Melrose has never been through a bid battle on the scale and bitterness of the one from which it has just emerged victorious. The company’s claims to superior management will be tested with ownership of GKN.
Whatever GKN’s past failings, which encouraged some long-term investors to jump Melrose’s way, it is infinitely more complicated than anything it has ever tackled.
Both the aerospace arm and the driveline automotive divisions form part of complex global, precision supply chains.
That is why big customers such as Airbus, and car companies including Toyota and Ford, have been concerned about the outcome of the bid.
Whatever GKN’s past failings, which encouraged some long-term investors to jump Melrose’s way, it is infinitely more complicated than anything it has ever tackled
This paper has never been naive about GKN’s shortcomings. Our problem has been the motivations of the Melrose management, lack of corporate governance and greed, which can only backfire on the reputation of free markets in Britain when they are under threat from the Left.
The proposed filleting of GKN HQ and break-up of a company at the heart of the Midlands supply chain can only cause grief.
There is hope. Accountant Chris Miller, executive chairman of Melrose, learnt his business skills at the knee of Lord Hanson, a corporate giant of the 1980s and 1990s.
In the latter days of Hanson it stopped being a buyer and seller of the enterprises that it acquired and managed them for the long-term – in energy, chemicals, housebuilding and aggregates, on both sides of the Atlantic.
If the Melrose chiefs could wean themselves off the golf course they have the opportunity to create a British engineering champion for the Brexit age, which vice-chairman David Roper supports.
It would be a formidable challenge, and might disappoint fund managers rubbing their hands in glee at the thought of the traditional two-to-three-year turnaround.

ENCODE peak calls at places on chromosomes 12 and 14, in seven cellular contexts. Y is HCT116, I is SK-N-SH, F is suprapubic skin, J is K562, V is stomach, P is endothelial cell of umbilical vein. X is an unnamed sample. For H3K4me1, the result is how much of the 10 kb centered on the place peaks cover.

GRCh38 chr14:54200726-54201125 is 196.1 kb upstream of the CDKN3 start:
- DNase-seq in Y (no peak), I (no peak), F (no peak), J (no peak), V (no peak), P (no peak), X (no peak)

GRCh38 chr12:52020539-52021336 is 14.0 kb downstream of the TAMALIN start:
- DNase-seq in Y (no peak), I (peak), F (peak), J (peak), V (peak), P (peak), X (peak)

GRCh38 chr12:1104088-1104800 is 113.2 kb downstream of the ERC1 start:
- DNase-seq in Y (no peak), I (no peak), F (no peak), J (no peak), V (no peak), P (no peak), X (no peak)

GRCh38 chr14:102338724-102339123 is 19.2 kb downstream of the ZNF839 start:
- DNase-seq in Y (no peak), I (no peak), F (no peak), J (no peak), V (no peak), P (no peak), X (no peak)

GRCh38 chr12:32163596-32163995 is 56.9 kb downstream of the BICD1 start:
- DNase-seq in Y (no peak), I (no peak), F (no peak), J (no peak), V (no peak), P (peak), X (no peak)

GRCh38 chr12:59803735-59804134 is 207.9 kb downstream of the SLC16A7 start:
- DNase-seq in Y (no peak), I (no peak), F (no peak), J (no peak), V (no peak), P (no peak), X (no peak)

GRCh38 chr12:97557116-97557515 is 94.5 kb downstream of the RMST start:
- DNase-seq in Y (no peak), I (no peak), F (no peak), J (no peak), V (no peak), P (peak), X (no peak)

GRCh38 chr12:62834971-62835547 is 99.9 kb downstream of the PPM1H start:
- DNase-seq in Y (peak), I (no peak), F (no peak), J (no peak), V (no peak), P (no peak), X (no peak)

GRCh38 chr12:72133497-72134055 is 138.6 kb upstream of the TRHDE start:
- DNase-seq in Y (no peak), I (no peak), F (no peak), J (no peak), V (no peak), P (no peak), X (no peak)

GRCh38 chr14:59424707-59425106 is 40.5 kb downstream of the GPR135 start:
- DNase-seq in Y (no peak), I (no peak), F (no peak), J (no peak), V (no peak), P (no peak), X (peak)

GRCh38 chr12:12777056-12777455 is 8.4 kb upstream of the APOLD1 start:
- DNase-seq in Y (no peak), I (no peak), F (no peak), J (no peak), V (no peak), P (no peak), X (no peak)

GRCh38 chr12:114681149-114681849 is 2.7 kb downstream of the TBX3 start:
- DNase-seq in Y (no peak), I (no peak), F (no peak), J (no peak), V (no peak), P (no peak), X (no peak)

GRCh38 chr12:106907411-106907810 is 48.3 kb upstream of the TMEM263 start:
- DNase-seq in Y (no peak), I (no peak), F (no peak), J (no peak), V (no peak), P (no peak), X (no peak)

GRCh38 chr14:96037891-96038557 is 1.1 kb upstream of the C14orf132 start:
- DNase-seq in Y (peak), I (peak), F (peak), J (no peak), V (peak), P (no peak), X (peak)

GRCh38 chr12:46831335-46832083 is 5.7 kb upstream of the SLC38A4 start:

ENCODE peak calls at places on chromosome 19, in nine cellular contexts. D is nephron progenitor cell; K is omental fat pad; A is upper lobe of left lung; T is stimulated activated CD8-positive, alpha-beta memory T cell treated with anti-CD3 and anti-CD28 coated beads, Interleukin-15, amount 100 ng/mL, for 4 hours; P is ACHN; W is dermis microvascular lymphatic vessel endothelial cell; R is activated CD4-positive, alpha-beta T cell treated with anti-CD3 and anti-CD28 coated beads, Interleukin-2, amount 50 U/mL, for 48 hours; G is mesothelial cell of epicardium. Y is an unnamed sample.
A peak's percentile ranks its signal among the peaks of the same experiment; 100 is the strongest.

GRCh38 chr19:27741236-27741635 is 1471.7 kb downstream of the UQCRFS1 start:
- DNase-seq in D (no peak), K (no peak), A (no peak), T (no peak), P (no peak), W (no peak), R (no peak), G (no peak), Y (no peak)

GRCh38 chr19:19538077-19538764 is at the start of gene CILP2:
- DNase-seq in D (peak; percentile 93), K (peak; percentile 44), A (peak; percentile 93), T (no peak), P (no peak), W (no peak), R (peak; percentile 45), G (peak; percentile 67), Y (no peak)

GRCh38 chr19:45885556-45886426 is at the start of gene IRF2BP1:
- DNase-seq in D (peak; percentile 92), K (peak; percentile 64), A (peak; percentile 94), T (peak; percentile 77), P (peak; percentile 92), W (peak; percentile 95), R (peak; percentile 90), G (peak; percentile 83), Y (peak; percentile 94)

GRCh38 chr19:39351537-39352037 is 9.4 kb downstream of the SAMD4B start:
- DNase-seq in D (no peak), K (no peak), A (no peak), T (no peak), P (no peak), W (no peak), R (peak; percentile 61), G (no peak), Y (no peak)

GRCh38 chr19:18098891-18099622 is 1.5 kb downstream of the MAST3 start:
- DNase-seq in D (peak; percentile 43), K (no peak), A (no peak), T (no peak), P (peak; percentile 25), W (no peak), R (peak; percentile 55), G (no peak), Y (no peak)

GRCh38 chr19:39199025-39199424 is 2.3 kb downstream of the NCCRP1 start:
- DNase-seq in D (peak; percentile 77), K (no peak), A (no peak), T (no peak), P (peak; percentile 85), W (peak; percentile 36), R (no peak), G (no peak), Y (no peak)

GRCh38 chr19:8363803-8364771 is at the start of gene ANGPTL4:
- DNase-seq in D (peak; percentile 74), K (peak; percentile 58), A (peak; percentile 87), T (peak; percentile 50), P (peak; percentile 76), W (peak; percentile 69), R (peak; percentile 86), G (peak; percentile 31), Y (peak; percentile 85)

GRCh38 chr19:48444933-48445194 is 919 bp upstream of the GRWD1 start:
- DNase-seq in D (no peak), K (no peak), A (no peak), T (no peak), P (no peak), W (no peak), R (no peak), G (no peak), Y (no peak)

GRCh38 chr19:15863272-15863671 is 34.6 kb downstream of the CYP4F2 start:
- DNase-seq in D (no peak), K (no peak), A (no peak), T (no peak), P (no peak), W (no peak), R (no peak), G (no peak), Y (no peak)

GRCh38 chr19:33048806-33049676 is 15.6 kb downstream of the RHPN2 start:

The real prize is creating a £10billion plus industrial champion which supports R&D, brings new tech to markets, creates jobs and shares the spoils among the many, not the few. Fingers crossed.
The most perplexing aspect of the pay and bonus packages at housebuilder Persimmon is how out of kilter it is with the FTSE’s large and star-studded performers.
BP chief executive Bob Dudley received a £9.5million pay packet in 2017, a 13 per cent rise on 2016 when he took a 40 per cent cut in remuneration.
But Dudley runs a complex international firm, riding out the squalls of Russian politics and has a market value of £92billion.
That is ten times the size of Persimmon, where Britain’s most impervious boss Jeff Fairburn will still collect £75million in pay and bonuses, in spite of fat Government subsidy for Help To Buy and a £25million cut in his total package.
An even more dramatic contrast is with Ben van Beurden of Shell who runs a £188billion enterprise against Persimmon’s £8billion market value.
The Dutch chief executive was paid £8.4million, an 11 per cent rise, after a year when the disputed takeover of BG Group really paid off.
Meanwhile, at Reckitt Benckiser (RB), chief executive Rakesh Kapoor volunteered a 50 per cent pay reduction to £12.5million at the £40billion firm.
Admittedly, it hasn’t been RB’s finest year, after it had to pay compensation in South Korea when contaminated disinfectants cost lives.
Payouts at BP, Shell and RB are wildly out of kilter with earnings of average workers, but there are signs that governance reforms are making a difference.
Renegade companies such as Persimmon and Melrose let the City down.
Barclays chief executive Jes Staley could do with a boost.
His decision to resist the effort to impose a multi-billion-dollar fine on the bank over its role in flogging worthless residential mortgage-backed securities has paid off, with a penalty of £1.4billion.
That looks a vast sum but is modest when set against the £9.2billion paid by JP Morgan, the £6.3billion bill at France’s BNP and the £5.1billion levied on Deutsche Bank.
It will give some succour to Ross McEwan at RBS who hopes Trump’s Department of Justice is less hostile to banks than its predecessor.
As for Staley, clearing away debris from the financial crisis should help him keep activist investor Ed Bramson, with a 5 per cent stake in Barclays, at arm’s length.
Bring on the whistleblower finding from the Financial Conduct Authority and Barclays finally might pick itself up.